Fed Chairman Powell says rates may not have to rise as much as expected to curb inflation

Federal Reserve Chairman Jerome Powell said Friday that strains in the banking sector could mean interest rates won’t need to be as high to control inflation.

Speaking at a monetary conference in Washington, D.C., the central bank chief noted that Fed initiatives used to address problems for mid-sized banks have mostly prevented the most pessimistic scenarios from playing out. produce.

But he noted that problems at Silicon Valley Bank and others could still ripple through the economy.

“Financial stability tools have helped ease conditions in the banking sector. Developments there, on the other hand, are contributing to tighter credit conditions and risk weighing on economic growth, hiring and inflation” , he said as part of a monetary policy panel.

“So, as a result, our policy rate may not need to rise as much as it otherwise would have to to meet our targets,” he added. “Of course, the magnitude of this is very uncertain.”

Powell spoke with markets mostly expecting the Fed at its June meeting to pause the series of rate hikes it began in March 2022. However, prices were volatile as Fed officials assess the impact this policy has had and will have on inflation which in the summer of last year hit a 41-year high.

Overall, Powell said inflation was still too high.

“A lot of people are experiencing high inflation right now, for the first time in their lives. It’s not a headline to say they really don’t like it,” he told a forum also attended by former Fed Chairman Ben Bernanke.

“We believe that failure to bring inflation down would not only prolong the pain, but also increase the social costs of returning to price stability, causing further harm to families and businesses, and we aim to avoid this while remaining firm in the pursuit of our objectives,” he added.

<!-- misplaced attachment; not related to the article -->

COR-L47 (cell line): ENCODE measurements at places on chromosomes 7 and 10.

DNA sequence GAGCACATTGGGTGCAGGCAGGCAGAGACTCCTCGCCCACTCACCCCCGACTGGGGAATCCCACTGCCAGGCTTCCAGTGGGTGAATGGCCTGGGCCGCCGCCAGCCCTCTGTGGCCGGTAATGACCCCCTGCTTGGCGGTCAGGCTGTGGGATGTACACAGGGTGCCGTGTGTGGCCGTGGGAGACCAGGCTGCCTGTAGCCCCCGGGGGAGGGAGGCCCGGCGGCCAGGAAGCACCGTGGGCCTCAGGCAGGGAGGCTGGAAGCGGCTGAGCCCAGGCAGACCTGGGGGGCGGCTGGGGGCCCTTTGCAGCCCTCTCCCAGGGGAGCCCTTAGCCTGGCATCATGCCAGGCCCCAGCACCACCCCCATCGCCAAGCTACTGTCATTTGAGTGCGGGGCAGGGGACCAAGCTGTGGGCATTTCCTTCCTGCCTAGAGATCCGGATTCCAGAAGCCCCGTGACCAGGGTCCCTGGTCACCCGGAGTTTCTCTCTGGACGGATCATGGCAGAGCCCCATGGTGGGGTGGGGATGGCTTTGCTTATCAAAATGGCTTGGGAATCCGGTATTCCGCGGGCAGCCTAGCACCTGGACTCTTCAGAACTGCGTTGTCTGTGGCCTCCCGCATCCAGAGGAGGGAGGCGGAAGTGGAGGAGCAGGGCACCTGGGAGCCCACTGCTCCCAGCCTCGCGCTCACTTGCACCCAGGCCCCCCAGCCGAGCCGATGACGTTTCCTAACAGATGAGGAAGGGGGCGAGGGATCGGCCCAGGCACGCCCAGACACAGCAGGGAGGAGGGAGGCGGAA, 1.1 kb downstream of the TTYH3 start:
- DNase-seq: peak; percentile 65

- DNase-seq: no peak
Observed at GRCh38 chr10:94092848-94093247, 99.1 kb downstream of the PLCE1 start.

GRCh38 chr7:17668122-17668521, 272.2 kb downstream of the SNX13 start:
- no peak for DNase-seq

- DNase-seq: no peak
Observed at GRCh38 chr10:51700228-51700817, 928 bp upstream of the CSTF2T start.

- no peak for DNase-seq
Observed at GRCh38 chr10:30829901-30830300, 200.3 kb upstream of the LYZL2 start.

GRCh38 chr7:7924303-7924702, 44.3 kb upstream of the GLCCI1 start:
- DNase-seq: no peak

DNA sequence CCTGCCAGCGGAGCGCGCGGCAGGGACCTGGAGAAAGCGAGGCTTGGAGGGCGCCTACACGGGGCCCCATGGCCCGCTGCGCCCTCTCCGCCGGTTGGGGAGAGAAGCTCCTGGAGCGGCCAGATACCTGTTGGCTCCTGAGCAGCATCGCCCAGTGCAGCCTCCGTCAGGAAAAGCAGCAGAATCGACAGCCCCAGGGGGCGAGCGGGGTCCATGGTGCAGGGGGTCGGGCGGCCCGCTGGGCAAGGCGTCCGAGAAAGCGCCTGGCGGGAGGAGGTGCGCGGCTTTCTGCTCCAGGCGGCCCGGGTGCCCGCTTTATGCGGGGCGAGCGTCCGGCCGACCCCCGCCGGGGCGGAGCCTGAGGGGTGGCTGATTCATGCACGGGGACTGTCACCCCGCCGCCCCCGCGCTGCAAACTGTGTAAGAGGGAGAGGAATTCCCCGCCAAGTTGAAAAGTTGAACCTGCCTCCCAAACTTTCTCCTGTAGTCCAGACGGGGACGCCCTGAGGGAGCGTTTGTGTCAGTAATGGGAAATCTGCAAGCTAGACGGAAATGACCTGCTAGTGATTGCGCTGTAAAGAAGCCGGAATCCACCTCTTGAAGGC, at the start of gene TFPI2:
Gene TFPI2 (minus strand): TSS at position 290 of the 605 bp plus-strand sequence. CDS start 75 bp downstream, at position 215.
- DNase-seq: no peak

Powell called the Fed’s current policy “restrictive” and said future decisions would depend on data rather than being a set course. The Federal Open Market Committee raised its benchmark borrowing rate to a target of 5% to 5.25% from near zero where it had sat since the early days of the Covid pandemic.

Officials pointed out that rate hikes operate with a lag of a year or more, so policy measures have not fully circulated through the economy.

“We have not made any decisions on the extent to which additional political funding will be appropriate. But given how far we have come, as I have noted, we can afford to look at the data and the changing outlook “Powell said.

Monetary policy has largely been geared towards cooling a hot labor market in which the current unemployment rate of 3.4% is tied to the lowest level since 1953. Inflation by the preferred measure of Fed is 4.6%, well above the long-term 2%. range goal.

Economists, including those at the Fed itself, have long predicted that rate hikes would drag the economy into at least a shallow recession, likely later this year. GDP grew at an annualized pace of 1.1% less than expected in the first quarter, but is on track to accelerate by 2.9% in the second quarter, according to an Atlanta Fed tracker.

Powell spoke the same day the New York Fed released research showing that the neutral long-term interest rate – which is neither restrictive nor stimulating – is essentially unchanged at very low levels, despite the pandemic era inflation spurt.

“It is important to note that there is no evidence that the era of very low natural interest rates is over,” New York Fed President John Williams said in prepared remarks.


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